Endometriosis: Recognising The Symptoms
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Endometriosis has been labelled the ‘silent epidemic’ affecting one in 10 women across Australia, with many failing to recognise the symptoms.
Endometriosis is caused when the abnormal growth of tissue found in the uterus starts developing in other places such as the fallopian tubes, ovaries and bladder.
These growths lead to issues such a bowel and bladder problems, great pain and discomfort and even infertility.
The chronic disease is as common as asthma and diabetes, but many women fail to recognise the signs or be diagnosed for years.
On average, it takes seven to 10 years for endometriosis to be diagnosed, generally by keyhole surgery or a specific ultrasound.
There is no cure, though surgery can relieve the symptoms and some women may require a hysterectomy.
Dr Susan Evans from the Pelvic Pain Foundation told the ABC “There is no area of medicine that feels completely trained to cover all the aspects of a woman with endometriosis’s care. It’s up to women … to learn themselves to recognise what’s happening.”
Like many others, 24-year-old Chelsea Rochelle was diagnosed after having a laparoscopy. The early signs of the disease were overlooked as she believed what she was experiencing to be normal. “I put up with it for longer than I should have,” she told ECU Daily.
While various doctors she’d initially seen had offered advice and support, she felt most didn’t know much about the condition. “Finding a treatment that I was happy with was, and is, the tricky part. I’ve tried finding a pill that would minimise the symptoms, but have not found one and don’t think I ever will!”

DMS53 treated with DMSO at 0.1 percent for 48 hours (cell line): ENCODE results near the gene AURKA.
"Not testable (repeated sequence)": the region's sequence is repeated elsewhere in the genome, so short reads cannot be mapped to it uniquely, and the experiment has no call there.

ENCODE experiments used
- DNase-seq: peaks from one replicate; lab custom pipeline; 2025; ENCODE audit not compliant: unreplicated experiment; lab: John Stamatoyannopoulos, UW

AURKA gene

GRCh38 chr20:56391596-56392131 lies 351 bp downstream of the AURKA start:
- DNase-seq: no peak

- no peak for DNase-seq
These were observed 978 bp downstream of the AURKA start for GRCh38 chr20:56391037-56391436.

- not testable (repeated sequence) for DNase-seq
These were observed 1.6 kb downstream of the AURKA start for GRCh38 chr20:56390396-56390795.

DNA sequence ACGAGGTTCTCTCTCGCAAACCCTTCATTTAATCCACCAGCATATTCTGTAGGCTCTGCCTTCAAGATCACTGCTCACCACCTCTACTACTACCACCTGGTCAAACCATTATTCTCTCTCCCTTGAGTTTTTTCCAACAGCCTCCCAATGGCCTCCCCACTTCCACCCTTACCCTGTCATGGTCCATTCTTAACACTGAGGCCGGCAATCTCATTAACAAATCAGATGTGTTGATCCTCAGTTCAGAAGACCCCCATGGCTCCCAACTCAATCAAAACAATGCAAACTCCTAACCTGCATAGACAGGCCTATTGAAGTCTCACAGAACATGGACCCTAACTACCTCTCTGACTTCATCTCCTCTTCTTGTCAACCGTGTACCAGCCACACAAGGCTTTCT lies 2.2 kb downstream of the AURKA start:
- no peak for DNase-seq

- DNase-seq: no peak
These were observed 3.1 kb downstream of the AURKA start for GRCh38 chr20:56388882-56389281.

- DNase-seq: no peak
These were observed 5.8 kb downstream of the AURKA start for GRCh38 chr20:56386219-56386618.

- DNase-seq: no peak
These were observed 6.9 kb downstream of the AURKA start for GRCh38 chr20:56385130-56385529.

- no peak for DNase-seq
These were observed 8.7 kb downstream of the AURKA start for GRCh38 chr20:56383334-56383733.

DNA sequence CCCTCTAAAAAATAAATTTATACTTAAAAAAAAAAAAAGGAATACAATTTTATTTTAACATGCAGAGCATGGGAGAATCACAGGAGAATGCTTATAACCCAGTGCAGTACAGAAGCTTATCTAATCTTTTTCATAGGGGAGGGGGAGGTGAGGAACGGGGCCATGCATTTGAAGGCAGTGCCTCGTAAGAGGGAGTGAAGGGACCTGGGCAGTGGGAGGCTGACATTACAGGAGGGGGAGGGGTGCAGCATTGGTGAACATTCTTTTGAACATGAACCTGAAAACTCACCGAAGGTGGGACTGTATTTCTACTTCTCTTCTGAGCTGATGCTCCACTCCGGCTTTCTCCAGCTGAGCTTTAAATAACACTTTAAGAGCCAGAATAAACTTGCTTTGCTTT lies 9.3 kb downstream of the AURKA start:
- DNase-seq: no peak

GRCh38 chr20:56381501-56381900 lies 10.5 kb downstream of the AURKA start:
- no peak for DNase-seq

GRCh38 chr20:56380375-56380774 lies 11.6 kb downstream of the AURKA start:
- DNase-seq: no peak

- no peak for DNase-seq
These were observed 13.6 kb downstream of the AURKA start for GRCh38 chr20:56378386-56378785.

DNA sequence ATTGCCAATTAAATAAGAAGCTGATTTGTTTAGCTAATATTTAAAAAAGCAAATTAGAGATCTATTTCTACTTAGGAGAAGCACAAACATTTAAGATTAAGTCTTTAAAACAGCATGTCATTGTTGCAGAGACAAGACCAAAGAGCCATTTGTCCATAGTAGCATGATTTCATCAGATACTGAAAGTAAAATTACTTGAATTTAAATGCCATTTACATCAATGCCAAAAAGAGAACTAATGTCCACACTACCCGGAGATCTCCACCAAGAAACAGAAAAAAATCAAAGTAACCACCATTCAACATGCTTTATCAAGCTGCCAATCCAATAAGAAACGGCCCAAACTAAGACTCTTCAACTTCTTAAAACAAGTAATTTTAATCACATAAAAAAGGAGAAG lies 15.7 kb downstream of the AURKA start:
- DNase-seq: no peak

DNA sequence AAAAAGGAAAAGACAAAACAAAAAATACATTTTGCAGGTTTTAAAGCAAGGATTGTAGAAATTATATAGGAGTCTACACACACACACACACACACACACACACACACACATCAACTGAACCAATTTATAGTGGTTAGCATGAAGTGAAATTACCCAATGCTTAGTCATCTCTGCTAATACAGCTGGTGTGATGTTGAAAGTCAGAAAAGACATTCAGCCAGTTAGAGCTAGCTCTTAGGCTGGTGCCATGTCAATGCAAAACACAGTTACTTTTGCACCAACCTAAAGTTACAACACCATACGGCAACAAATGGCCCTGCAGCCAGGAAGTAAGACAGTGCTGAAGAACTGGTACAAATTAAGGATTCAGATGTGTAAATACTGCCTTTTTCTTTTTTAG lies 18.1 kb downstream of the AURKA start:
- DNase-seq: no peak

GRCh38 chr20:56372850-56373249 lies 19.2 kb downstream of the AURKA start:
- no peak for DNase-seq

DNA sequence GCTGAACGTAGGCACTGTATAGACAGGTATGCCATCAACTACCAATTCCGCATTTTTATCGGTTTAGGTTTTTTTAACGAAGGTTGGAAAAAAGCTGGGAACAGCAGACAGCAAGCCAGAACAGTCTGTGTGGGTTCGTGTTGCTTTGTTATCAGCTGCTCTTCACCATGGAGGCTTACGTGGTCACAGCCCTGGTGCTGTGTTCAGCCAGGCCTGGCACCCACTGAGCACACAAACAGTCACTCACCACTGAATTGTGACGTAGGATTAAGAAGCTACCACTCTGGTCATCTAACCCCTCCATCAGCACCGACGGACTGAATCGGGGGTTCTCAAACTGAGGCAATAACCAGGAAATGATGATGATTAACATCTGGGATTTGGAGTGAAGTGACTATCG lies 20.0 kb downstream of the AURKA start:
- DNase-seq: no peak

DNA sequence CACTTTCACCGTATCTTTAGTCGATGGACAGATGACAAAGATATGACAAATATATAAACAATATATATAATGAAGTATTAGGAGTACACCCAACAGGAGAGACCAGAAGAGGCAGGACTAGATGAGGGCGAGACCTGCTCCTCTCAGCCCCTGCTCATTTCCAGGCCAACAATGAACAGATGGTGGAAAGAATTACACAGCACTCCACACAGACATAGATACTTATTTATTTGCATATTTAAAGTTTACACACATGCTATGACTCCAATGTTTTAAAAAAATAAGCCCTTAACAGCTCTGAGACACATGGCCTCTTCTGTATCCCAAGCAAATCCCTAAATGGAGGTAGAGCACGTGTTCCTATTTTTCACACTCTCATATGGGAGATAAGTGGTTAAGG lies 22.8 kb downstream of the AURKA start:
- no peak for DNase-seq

According to the ABC, last year the National Health and Medical Research Council (NHMRC) allocated over $78.8 million to both asthma and diabetes research, $14.7 million to asthma and $64.1 million to diabetes, while endometriosis was given just $837, 000.
The most common symptoms include:
- Pain (worse than normal period pain, that can accord anytime during one’s cycle)
- Vaginal bleeding (irregular, prolonged or heavier)
- Unusual bowel and bladder movements (painful when passing 1 and 2s, diarrhoea/ constipation, bleeding from the bottom. These signs are experienced by those with tissue growing on this area)
- Infertility (about 40% of infertile women have endometriosis in some stage)
For more information about treatment and diagnostic visit the ABC health page here.